Antique Jaipur bracelet: gold, ruby, spinel, diamond.
The darkened exhibition space was ablaze with the sparkle and fire from so many rubies, spinels, emeralds, pearls and diamonds that I was temporarily almost blinded. I found myself holding my breath. I certainly couldn’t speak! Around me, there was an almost stunned hush; photographers edged round quietly; conversations were muted. It was as if we were all overwhelmed by the magnificence of the jewels on display.
Star of Golconda brooch, Cartier, 2011: diamonds in platinum and white gold
I’ve never seen such huge stones. When I eventually pulled myself together and photographed some emerald rings, I had to ask someone to put her hand on the glass beside them to demonstrate their sheer size. They were absolutely enormous.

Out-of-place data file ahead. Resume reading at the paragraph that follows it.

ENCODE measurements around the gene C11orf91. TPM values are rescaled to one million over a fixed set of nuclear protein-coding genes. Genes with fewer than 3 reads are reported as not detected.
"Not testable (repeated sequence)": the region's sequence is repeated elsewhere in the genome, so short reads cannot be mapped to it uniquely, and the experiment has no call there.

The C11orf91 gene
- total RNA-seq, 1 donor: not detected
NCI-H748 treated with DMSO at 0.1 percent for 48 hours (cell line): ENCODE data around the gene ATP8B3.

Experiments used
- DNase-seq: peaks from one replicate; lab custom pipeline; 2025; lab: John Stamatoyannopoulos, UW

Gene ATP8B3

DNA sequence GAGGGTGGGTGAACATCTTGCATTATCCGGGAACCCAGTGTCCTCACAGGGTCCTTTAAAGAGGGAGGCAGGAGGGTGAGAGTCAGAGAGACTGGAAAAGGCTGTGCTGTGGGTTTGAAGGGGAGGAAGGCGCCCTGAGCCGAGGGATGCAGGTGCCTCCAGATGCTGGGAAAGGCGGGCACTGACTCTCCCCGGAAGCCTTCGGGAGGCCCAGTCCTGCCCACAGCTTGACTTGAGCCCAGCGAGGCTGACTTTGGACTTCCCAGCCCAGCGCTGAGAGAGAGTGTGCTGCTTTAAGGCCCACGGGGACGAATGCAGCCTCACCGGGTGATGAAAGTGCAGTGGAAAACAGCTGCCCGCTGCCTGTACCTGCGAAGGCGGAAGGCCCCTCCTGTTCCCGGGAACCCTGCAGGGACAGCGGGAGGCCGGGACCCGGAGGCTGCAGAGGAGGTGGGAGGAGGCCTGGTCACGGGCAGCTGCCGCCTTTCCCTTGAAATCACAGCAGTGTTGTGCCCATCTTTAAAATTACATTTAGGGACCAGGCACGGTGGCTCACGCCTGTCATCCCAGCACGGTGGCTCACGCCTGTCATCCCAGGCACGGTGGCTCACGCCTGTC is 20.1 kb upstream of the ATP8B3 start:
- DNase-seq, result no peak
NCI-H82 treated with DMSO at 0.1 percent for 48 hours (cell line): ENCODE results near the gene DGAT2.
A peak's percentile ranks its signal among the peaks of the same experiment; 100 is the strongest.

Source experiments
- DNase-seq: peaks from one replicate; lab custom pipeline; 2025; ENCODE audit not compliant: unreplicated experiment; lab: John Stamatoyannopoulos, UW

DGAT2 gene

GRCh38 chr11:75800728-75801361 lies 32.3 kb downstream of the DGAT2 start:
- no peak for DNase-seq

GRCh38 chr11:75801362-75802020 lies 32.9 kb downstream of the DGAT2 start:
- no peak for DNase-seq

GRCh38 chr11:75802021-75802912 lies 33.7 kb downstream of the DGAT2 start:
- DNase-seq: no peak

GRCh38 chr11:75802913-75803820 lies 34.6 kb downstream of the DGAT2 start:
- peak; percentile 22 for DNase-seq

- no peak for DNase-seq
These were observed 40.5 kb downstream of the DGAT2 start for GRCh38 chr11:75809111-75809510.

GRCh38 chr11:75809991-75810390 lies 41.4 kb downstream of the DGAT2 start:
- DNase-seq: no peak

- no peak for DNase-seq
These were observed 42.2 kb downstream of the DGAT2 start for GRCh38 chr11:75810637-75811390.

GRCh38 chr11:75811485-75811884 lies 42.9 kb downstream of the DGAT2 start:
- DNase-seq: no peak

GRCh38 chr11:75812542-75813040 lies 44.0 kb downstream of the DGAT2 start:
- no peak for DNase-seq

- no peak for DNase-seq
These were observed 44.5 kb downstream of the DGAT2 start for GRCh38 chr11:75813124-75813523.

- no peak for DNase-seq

Parrot owned by the Nizams of Hyderabad, Jaipur
This magnificent collection, together with three superb pieces from the Royal collection, displays a hundred items ranging from an 18th century bejewelled gold tiger’s head finial from Sultan Tipu of Mysore’s throne; to the Maharaja of Nawanagar’s 20th century diamond-encrusted turban ornament; a number of jewelled daggers; and a selection of dazzling necklaces, bracelets, rings and brooches from both India and Europe.
The Age of Transition and Modernity sections show Western styles, particularly Art Deco where the more open settings allow light to shine through the cut stones, gradually influencing Indian jewellery design with some wonderful modern examples by Bhagat of Mumbai. In return, Western designers, like Cartier, re-interpreted traditional Indian forms and introduced startling new colour combinations, e.g. emeralds and sapphires. The final section, Contemporary Masters, highlights the continuing influence of traditional Indian jewellery and its reinterpretation in a modern idiom.
Turban jewel, Cartier, 2012: emerald carved in India
This exhibition has the Wow! factor in spades. Highly recommended for banishing those winter blues.
Photographs by Elizabeth HawksleyBejewelled Treasures: The Al Thani Collection (21 November 2015 – 28 March 2016), sponsored by Wartski.’